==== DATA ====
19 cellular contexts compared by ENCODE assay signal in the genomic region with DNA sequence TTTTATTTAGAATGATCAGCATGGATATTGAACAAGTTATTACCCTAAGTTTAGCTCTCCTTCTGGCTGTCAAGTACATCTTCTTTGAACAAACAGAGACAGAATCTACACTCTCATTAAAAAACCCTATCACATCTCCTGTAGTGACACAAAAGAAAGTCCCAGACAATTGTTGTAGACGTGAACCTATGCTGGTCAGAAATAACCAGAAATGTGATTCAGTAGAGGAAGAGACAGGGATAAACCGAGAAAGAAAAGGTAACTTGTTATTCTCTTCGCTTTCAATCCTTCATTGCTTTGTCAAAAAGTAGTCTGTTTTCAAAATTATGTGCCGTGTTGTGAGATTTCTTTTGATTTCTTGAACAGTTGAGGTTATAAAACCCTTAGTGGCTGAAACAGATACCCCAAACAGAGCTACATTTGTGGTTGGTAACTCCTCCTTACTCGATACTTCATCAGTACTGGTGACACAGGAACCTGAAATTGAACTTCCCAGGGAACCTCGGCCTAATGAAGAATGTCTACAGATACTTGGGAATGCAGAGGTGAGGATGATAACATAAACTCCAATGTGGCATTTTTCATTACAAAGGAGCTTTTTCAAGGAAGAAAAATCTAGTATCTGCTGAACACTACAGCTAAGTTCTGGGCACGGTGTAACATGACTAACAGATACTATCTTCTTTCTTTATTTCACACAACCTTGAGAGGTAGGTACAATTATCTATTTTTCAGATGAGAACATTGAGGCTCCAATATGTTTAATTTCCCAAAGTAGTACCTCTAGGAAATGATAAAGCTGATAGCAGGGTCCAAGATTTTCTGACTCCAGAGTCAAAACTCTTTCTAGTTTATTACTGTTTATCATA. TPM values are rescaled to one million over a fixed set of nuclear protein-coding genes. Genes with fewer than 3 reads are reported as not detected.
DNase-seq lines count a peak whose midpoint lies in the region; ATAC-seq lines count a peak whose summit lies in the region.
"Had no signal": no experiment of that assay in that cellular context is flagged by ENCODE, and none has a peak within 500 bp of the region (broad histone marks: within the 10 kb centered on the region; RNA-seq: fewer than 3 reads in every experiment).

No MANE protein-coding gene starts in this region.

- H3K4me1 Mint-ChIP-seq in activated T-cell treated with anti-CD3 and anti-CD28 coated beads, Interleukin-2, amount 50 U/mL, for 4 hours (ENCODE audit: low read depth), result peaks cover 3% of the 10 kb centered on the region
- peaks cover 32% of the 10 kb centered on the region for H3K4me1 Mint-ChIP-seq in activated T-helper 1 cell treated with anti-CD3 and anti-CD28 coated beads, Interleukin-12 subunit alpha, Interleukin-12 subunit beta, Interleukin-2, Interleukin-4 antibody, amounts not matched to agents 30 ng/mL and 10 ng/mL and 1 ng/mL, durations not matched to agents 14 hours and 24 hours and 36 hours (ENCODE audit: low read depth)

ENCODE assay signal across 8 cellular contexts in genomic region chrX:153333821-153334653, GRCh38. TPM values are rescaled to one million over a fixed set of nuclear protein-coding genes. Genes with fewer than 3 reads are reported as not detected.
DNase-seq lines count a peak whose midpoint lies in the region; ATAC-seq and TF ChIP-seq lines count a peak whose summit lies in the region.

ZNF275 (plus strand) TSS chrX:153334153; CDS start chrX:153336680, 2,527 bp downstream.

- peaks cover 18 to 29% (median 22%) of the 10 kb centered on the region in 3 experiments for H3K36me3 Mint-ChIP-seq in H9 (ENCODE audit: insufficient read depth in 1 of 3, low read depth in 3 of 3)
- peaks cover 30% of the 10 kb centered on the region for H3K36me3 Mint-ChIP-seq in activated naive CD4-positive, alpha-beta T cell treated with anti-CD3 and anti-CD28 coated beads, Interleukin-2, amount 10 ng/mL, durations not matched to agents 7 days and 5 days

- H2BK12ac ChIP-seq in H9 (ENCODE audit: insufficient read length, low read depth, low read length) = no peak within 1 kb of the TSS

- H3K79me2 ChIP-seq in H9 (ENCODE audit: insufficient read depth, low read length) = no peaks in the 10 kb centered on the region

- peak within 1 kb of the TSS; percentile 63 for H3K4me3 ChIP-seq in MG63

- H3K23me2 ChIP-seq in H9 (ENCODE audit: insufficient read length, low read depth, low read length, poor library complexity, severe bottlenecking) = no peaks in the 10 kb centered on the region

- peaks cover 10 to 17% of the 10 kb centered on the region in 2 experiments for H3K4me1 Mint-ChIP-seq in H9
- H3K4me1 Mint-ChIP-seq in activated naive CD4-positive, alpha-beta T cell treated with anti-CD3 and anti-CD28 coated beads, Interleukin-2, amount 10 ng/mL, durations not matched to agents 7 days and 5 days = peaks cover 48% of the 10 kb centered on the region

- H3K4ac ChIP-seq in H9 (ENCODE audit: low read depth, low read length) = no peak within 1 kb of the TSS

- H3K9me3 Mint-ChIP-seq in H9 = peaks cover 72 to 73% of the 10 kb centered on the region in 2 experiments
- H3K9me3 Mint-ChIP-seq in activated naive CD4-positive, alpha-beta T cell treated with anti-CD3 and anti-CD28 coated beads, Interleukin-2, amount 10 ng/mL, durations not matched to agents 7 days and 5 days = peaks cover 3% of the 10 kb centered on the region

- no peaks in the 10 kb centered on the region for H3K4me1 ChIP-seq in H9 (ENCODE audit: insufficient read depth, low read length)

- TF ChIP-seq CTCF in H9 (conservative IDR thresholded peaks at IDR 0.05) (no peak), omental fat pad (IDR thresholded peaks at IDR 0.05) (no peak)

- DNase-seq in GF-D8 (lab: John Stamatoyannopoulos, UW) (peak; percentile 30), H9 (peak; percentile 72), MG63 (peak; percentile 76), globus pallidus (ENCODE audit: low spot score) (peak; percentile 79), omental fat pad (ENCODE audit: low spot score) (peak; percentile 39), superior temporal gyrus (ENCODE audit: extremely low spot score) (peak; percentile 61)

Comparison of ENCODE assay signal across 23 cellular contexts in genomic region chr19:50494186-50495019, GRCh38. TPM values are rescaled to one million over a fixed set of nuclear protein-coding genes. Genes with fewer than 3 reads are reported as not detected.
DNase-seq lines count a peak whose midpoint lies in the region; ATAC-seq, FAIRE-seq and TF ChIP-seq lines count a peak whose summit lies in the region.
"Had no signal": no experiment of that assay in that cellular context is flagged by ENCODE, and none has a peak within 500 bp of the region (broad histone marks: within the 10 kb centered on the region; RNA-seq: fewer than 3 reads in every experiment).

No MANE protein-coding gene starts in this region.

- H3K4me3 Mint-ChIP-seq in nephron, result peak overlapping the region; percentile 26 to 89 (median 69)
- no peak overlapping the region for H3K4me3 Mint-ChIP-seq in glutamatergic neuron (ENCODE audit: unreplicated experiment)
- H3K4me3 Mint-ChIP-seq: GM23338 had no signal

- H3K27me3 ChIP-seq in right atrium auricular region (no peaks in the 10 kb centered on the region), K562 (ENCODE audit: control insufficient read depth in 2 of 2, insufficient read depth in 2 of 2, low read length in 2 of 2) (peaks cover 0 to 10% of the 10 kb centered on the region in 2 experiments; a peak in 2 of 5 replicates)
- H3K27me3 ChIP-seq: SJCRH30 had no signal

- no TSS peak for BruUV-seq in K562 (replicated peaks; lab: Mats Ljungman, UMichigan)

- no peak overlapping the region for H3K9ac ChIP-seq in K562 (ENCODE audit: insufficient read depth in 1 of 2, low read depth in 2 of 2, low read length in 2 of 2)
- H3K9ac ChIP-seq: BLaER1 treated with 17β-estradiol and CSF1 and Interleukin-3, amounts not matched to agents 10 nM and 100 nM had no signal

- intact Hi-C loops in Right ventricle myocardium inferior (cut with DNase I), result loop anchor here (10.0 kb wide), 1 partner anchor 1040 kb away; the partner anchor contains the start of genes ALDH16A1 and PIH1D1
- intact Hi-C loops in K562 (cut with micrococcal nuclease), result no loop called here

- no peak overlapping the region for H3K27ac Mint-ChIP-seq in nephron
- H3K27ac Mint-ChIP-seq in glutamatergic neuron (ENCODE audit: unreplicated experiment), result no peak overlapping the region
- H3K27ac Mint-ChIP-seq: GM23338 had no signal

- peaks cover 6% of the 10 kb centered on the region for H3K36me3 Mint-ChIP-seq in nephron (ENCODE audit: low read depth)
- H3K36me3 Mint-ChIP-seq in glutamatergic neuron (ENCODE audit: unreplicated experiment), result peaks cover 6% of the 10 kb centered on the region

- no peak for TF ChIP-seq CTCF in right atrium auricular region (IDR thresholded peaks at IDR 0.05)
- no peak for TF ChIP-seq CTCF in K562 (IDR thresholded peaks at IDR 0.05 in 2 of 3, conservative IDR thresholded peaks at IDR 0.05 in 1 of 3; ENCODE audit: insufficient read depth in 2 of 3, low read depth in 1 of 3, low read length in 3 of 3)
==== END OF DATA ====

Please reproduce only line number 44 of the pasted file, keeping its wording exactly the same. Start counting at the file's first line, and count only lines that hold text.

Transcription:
- no peak for TF ChIP-seq CTCF in K562 (IDR thresholded peaks at IDR 0.05 in 2 of 3, conservative IDR thresholded peaks at IDR 0.05 in 1 of 3; ENCODE audit: insufficient read depth in 2 of 3, low read depth in 1 of 3, low read length in 3 of 3)